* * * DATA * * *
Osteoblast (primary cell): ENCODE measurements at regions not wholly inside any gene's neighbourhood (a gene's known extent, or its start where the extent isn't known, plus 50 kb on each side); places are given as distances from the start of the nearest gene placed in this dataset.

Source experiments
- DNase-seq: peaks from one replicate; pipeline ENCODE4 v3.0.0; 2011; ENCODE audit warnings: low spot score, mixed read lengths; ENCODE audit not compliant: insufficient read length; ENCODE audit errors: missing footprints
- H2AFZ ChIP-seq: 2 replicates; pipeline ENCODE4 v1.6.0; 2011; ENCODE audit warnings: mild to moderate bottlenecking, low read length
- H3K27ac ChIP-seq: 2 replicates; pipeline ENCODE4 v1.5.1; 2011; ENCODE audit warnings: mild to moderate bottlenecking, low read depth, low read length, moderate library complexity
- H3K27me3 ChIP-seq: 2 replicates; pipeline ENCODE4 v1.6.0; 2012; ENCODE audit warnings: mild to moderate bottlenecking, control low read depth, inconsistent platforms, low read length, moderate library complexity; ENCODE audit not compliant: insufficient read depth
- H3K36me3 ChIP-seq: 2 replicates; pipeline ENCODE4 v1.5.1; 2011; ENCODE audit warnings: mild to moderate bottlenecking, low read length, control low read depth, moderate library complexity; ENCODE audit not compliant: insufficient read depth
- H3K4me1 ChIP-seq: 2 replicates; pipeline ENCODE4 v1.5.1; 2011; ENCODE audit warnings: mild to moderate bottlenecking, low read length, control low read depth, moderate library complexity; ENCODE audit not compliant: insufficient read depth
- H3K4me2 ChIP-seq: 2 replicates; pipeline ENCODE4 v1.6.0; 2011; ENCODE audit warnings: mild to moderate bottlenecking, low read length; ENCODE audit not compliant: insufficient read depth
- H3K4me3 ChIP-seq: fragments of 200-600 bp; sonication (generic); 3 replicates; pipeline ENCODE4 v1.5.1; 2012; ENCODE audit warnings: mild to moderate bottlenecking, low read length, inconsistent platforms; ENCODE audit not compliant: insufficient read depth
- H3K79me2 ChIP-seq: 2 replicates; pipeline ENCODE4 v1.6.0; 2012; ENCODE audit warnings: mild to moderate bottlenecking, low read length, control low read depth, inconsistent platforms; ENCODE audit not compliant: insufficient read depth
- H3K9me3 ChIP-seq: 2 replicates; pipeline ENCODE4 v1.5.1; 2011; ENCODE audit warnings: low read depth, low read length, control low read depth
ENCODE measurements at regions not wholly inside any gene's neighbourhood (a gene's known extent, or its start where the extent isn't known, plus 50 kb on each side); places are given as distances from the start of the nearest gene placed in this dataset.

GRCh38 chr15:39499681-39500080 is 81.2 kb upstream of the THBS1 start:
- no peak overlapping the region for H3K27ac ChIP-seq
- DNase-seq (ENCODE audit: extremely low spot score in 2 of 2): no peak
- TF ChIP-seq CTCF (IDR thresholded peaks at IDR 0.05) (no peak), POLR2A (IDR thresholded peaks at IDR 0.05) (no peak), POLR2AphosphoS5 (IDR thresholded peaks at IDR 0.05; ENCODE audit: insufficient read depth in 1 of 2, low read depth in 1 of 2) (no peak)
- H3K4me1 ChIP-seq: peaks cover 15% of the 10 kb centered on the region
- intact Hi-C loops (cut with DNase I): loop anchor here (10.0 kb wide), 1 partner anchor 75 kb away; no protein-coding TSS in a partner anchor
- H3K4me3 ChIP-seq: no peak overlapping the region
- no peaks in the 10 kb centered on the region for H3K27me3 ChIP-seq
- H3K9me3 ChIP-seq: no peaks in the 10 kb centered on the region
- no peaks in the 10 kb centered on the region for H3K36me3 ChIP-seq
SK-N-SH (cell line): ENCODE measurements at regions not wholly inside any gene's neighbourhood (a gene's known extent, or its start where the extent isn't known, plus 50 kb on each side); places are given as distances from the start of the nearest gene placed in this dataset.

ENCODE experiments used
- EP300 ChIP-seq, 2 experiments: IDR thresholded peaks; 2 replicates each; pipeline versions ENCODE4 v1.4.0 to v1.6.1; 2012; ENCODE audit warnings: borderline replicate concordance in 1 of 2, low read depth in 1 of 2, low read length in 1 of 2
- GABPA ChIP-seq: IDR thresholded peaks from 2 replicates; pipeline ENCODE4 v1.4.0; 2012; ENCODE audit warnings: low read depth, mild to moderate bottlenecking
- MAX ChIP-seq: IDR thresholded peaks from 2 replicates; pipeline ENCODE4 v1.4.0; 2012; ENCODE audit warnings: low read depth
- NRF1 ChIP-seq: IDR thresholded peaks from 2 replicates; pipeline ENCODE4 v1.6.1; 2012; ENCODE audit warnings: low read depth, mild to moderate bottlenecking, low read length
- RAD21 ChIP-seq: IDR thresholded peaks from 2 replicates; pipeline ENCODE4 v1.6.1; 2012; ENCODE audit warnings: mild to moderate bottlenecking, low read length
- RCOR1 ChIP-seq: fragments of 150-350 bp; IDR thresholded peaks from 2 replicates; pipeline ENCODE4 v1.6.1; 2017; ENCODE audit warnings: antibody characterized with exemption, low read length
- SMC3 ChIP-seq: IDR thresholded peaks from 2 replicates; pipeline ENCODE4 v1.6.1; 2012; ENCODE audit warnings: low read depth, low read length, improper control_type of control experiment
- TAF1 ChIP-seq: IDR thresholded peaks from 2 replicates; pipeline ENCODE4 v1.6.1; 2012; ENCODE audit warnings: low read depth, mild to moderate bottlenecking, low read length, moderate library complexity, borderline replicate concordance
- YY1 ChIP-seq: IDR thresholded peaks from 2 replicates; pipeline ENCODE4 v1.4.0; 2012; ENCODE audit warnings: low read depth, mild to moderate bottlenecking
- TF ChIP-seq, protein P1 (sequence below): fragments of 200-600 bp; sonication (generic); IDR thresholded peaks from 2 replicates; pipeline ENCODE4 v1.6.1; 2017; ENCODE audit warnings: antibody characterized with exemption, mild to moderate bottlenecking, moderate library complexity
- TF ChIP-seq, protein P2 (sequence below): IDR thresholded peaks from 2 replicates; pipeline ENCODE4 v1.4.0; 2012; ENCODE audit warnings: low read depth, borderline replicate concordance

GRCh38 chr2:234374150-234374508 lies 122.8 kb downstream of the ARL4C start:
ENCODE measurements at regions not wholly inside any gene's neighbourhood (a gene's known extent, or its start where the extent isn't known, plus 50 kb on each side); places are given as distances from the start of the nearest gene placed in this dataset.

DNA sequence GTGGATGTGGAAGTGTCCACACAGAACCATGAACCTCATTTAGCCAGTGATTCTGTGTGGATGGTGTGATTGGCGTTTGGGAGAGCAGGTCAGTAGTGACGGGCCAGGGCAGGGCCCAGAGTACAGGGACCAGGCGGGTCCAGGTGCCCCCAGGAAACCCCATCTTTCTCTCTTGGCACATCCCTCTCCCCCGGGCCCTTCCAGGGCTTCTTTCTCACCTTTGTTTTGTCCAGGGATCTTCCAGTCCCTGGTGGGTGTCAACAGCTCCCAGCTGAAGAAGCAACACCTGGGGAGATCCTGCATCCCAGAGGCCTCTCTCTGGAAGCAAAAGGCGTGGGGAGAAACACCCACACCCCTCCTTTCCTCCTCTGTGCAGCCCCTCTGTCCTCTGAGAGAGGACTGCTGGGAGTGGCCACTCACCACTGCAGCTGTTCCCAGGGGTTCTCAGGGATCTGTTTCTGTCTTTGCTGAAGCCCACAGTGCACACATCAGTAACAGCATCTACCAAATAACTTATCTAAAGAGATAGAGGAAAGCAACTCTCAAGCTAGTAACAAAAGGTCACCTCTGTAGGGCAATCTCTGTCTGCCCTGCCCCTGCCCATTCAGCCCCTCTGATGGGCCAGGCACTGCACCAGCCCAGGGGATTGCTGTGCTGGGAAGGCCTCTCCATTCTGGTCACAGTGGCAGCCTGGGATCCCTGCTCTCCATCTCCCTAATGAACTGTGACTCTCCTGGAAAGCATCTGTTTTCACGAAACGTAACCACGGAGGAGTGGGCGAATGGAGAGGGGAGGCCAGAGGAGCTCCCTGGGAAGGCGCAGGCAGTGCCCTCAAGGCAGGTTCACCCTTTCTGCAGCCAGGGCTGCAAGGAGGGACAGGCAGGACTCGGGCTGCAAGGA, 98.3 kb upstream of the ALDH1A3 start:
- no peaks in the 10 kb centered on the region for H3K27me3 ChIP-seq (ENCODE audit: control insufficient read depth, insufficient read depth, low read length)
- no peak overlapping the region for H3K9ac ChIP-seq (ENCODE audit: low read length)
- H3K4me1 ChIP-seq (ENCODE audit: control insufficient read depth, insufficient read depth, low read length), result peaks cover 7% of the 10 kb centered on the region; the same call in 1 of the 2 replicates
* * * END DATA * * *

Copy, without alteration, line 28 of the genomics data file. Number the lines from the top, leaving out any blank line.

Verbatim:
- MAX ChIP-seq: IDR thresholded peaks from 2 replicates; pipeline ENCODE4 v1.4.0; 2012; ENCODE audit warnings: low read depth